Before answering these questions, it is important to revisit the most common expectations raised pervasively by executive managers in all industries and in organizations of all sizes. Prepare, but do so in a pragmatic, efficient and well-coordinated manner. Simply put, leverage the best analyses to drive focused preparedness, develop threat-independent response processes, and stay compliant with legal and regulatory requirements. Developing and implementing diverse response processes runs contrary to these expectations. For example, it’s all too common to see organizations develop “all-hazards” crisis management processes/teams, only to reintroduce the same participants to one-off processes/teams charted to address specific issues, such as product recall, public health events and data breaches.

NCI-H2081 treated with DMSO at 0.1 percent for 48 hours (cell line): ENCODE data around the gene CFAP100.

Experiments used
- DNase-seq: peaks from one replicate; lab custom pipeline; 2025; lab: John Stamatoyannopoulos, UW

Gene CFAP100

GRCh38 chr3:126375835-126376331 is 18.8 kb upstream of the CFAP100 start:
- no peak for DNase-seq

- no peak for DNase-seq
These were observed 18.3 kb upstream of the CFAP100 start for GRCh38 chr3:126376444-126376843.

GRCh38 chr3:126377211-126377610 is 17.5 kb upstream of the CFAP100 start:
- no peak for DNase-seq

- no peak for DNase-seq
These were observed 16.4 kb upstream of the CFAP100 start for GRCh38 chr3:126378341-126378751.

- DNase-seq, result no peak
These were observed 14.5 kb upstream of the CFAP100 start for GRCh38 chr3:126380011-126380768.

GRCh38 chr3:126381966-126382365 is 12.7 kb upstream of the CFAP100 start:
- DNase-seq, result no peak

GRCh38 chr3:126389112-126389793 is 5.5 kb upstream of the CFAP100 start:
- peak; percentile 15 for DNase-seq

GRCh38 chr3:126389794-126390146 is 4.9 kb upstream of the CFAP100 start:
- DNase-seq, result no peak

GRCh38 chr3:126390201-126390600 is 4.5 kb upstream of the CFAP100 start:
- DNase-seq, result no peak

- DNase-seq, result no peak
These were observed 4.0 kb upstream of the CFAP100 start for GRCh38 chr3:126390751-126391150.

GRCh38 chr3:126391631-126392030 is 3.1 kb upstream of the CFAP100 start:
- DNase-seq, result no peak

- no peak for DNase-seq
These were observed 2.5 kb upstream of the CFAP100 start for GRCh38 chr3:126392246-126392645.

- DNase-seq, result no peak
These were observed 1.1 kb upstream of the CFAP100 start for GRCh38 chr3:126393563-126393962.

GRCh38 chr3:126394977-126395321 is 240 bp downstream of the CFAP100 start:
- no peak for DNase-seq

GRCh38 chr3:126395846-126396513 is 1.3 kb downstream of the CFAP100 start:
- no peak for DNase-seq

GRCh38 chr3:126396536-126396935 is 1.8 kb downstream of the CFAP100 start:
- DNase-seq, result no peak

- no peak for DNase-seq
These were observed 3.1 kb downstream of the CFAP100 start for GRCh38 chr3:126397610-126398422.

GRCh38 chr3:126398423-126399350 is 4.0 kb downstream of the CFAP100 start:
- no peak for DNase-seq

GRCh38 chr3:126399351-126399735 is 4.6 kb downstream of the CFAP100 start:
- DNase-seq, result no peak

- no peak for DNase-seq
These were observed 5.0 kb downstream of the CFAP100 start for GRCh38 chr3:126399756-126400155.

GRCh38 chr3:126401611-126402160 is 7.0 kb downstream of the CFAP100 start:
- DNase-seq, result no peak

Although these events have unique issues to address, a true all-hazards approach (and a flexible, cross-functional team) can help steer the organization toward an effective response, thus minimizing impact in a cost-effective manner. This is where business continuity professionals can add value.

Although business continuity planning isn’t a one-size-fits-all effort, most organizational preparedness approaches result in:

  • A business impact analysis (BIA) / risk assessment, including knowledge of the organization (and its information, including where it is maintained), its technologies and key subject matter experts
  • A crisis management process, plan and team
  • Training and awareness programs, including exercises
  • Executive sponsorship and participation

Armed with these processes, solutions and information, the business continuity professional can assist with data breach planning. But what role – or roles – could the business continuity professional perform?

The Business Continuity Professional’s Recommended Role
An effective business continuity professional has a number of traits that enable successful outcomes, including:

  • Communication skills
  • Analytic capabilities